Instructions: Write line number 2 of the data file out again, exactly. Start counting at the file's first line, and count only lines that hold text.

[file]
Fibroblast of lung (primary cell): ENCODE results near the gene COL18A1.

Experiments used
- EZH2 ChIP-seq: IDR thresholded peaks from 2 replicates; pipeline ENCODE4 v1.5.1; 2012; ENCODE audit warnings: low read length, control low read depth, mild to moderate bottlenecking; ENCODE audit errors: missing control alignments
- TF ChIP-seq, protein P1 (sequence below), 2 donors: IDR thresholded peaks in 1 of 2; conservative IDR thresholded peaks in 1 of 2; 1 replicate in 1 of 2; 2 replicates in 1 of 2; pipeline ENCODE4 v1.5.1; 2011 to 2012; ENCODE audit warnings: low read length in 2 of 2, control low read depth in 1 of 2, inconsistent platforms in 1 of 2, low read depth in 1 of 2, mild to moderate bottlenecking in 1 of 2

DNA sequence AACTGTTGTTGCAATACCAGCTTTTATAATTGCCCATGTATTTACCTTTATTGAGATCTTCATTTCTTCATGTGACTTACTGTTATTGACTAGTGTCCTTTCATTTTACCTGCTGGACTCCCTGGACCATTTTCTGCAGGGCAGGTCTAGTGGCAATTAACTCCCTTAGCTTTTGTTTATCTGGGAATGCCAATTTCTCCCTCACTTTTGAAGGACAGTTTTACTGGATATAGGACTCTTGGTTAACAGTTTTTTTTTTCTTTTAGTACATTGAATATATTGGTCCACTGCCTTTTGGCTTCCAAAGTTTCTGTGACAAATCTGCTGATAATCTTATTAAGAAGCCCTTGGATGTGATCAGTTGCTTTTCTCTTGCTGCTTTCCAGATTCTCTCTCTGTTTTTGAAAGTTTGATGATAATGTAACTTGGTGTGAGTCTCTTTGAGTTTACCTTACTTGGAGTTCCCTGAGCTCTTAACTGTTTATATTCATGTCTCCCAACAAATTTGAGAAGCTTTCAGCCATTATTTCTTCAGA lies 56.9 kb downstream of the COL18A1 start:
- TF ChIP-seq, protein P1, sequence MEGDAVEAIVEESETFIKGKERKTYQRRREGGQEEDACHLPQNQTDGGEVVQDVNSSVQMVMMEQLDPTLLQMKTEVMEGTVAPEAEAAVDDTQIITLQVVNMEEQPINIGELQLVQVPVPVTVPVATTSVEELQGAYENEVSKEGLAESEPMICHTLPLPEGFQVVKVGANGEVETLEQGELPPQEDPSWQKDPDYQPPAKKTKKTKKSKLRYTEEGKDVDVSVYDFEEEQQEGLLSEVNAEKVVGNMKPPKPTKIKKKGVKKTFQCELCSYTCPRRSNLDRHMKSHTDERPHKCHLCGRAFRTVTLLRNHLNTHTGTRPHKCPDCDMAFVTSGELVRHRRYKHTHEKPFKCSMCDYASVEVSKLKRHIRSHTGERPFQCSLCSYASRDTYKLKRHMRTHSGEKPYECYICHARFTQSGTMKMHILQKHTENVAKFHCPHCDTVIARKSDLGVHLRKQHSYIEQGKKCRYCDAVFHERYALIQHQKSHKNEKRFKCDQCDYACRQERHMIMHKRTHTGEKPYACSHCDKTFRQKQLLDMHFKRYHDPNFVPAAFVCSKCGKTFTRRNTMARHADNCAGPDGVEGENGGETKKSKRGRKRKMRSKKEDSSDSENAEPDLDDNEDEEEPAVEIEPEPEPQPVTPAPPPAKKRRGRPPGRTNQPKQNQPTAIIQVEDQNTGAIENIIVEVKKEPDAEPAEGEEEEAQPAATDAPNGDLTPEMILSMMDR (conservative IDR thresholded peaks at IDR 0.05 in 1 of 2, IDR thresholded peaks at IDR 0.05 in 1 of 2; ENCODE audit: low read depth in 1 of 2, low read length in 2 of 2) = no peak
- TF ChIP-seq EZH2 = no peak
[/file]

Experiments used